Movie Review ~ Shazam!

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The Facts
:

Synopsis: We all have a superhero inside us, it just takes a bit of magic to bring it out. In Billy Batson’s case, by shouting out one word – SHAZAM! – this streetwise 14-year-old foster kid can turn into the adult superhero Shazam.

Stars: Zachary Levi, Asher Angel, Mark Strong, Jack Dylan Grazer, Grace Fulton, Faithe Herman, Ian Chen, Jovan Armand, Cooper Andrews, Marta Milans, Adam Brody, Djimon Hounsou

Director: David F. Sandberg

Rated: PG-13

Running Length: 132 minutes

TMMM Score: (8/10)

Review: Those poor souls over at Warner Brothers/DC Comics were likely looking at 2019 and feeling crestfallen at their prospects. With three highly anticipated Marvel films set for release and their Wonder Woman sequel pushed back to 2020, it must have felt like any hopes of getting another foothold in their franchise ladder weren’t going to happen. I’m not sure how much faith they had in Shazam! at the outset but they should have pumped this one up a bit more than they did. Sure, I saw the preview more times than I needed to before other films but going into the movie I wasn’t expecting anything vastly different than the soulless offerings they’ve been churning out in the past decade.

Thankfully, it seems like they may have stumbled onto something good.

Foster kid Billy Baston (Asher Angel) has found himself on the wrong side of the law for the last time when he is apprehended after obtaining information from a police database. He’d been attempting to find his mother after they were separated when he was a toddler and hasn’t given up hope that she’s out there and is looking for him as well. Taken in by another foster family that already boasts a diverse line-up of kids in similar family situations, Billy bides his time until he can run away again to continue his search.

When he’s mysteriously brought to the temple of an aging Wizard (Djimon Hounsou, Serenity) tasked with guarding the seven deadly sins, he absorbs the fading Wizard’s magic and turns into a buff superhero (Zachary Levi, Thor: The Dark World) anytime he says the Wizard’s name: Shazam. Unware of the extent of his newfound powers, Billy has the mind of a teenager in the body of a mature adult and at first doesn’t exactly use his upgrades for good. Though he runs through some trials of his abilities with his foster brother (Jack Dylan Grazer, IT), he starts to be the kind of hero that’s only looking out for himself instead of assisting others.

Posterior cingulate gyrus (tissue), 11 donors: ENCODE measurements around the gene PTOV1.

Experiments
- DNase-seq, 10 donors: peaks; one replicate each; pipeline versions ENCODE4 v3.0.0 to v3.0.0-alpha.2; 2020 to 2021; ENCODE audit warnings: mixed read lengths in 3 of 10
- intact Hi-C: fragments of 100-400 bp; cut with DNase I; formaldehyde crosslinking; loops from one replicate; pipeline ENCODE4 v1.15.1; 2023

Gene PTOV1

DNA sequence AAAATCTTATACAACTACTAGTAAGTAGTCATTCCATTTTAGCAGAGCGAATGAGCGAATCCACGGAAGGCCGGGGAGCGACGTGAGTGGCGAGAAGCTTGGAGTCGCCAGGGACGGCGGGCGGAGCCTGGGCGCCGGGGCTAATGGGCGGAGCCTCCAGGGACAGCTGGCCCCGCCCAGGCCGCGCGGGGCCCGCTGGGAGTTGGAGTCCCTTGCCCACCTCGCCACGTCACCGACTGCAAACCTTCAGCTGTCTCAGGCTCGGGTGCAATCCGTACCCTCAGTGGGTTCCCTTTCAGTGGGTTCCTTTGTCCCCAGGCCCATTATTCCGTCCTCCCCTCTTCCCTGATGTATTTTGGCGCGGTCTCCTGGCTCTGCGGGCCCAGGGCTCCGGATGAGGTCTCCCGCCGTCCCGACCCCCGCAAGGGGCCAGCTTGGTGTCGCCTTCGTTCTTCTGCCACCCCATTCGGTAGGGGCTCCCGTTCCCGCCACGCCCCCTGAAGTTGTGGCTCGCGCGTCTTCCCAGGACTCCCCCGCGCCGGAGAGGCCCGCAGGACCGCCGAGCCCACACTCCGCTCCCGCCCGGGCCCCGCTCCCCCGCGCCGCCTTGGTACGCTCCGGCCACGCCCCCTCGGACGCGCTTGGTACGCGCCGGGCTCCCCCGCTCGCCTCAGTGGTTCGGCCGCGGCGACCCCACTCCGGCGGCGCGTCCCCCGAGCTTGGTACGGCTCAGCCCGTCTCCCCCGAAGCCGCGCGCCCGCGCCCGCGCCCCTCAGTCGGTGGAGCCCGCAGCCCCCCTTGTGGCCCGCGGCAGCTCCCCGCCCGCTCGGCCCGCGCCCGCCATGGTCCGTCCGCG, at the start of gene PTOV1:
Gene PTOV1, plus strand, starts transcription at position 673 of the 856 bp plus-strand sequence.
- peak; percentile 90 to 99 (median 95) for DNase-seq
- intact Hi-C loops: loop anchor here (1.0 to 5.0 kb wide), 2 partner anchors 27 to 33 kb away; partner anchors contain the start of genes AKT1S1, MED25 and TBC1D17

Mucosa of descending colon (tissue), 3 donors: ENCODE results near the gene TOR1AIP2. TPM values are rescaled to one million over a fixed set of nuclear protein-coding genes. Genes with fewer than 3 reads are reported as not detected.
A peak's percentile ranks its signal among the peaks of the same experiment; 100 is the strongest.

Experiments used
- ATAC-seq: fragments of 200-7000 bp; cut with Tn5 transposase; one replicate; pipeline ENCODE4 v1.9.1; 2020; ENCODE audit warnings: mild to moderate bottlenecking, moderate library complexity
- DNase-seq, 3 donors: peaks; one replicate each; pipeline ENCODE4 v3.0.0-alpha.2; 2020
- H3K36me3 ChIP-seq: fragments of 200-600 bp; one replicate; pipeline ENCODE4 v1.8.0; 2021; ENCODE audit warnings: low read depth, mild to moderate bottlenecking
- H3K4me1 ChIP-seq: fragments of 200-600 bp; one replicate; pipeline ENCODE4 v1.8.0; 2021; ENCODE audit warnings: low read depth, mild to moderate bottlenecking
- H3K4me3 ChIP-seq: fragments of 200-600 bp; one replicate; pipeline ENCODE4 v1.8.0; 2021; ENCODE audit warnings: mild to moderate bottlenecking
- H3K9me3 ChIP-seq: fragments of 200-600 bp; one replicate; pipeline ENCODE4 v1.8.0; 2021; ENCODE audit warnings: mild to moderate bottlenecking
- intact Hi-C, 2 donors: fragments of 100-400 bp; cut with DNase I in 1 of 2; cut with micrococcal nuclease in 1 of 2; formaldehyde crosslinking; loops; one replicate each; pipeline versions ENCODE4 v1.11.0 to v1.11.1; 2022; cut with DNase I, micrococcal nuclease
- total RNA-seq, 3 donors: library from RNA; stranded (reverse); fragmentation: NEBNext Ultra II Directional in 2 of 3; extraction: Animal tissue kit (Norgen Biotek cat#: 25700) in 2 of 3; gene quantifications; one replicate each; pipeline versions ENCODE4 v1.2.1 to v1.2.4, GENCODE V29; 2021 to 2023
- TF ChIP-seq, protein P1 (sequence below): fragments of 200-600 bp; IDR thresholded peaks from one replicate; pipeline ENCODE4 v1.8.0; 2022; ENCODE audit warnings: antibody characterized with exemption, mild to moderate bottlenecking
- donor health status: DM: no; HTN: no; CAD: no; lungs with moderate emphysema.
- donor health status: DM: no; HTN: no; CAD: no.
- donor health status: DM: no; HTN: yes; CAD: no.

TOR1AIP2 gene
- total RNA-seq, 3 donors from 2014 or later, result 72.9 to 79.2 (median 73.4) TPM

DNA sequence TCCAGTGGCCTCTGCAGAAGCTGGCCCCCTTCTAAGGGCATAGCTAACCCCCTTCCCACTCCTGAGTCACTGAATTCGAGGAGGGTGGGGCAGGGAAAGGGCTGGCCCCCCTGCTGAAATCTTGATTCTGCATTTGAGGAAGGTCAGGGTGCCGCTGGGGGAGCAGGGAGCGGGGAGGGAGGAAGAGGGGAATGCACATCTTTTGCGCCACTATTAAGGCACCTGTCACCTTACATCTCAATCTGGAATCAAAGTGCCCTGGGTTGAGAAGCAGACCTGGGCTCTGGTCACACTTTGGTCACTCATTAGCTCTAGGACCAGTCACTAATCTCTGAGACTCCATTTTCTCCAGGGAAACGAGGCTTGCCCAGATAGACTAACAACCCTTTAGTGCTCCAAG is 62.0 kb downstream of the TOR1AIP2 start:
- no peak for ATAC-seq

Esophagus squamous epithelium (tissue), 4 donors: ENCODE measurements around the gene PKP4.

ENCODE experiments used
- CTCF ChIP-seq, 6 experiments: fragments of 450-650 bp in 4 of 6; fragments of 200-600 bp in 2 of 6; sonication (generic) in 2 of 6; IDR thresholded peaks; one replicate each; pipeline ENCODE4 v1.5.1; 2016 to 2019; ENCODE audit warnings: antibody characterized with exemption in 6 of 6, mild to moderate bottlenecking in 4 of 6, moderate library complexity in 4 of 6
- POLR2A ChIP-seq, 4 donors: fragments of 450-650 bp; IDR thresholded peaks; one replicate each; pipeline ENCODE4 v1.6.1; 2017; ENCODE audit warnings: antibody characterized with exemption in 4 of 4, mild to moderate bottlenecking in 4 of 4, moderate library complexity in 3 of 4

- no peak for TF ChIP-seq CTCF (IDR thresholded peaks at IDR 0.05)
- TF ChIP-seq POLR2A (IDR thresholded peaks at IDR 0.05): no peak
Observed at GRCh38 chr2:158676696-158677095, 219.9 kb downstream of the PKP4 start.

He’s put to the ultimate test when Sivana (Mark Strong, The Imitation Game) enters the picture. Obsessed with finding the temple of the Seven Wizards that he too visited as a young child, the grown man eventually makes his way back to the hidden dwelling and frees the sins from their prison. Now being used as their vessel for evil, Sivana sets his sights on taking the Wizard’s power from Shazam (who has become something of a local Philadelphia celebrity) and eliminating everyone he loves.

If there’s one thing that’s been sorely missing from the DC slate of superhero movies it’s a sense of humor and finally the stiff suits at the studio backed up and let wiser talents guide this process – and it’s largely successful. Though the previous credits for screenwriters Henry Gayden (Earth to Echo) and Darren Lemke (Goosebumps) might not have suggested they’d be the right choices to bring Bill Parker and C.C. Beck’s superhero to the big screen, Shazam! is a welcome change of pace from the darker-hued adventure films the studio has been greenlighting. Adding director David F. Sandberg (Lights Out, Annabelle: Creation) was another inspired choice as he’s nicely able to balance the lighter/more comedic elements of the plot with the darker edges supplied by Sivana.

Sandberg has cast the film well starting with Levi as our hero that becomes more than the sum of his bulging muscles and caped suit. Seeing that he’s actually a teen given awesome powers, Levi might overplay the sarcasm and wise-cracks a bit early on but it provides him a place to jump off from as he grows into a more responsible hero and a more understanding teenager. He has a nice rapport with Grazer and his other foster siblings, adding some layers to a character that could easily have been pretty one-dimensional. The villain role doesn’t seem to be much of a stretch for Strong at this point and while he’s perfectly fine in the part it would have been nice to see it played by someone a little less expected. It’s just too easy for Strong to slide into these wicked characters by now.

While it’s a good 10-15 minutes too long, spending unearned time with Sivana and following Levi through perhaps a few too many blunders, Sandberg and the screenwriters manage to introduce a late breaking twist that I found pretty delightful and nicely inclusive. Buoyed by strong performances by the child actors (a rarity these days) and a nice dose of humor and creativity, Shazam! is a fun right turn from the careening curve DC studios couldn’t pull out of.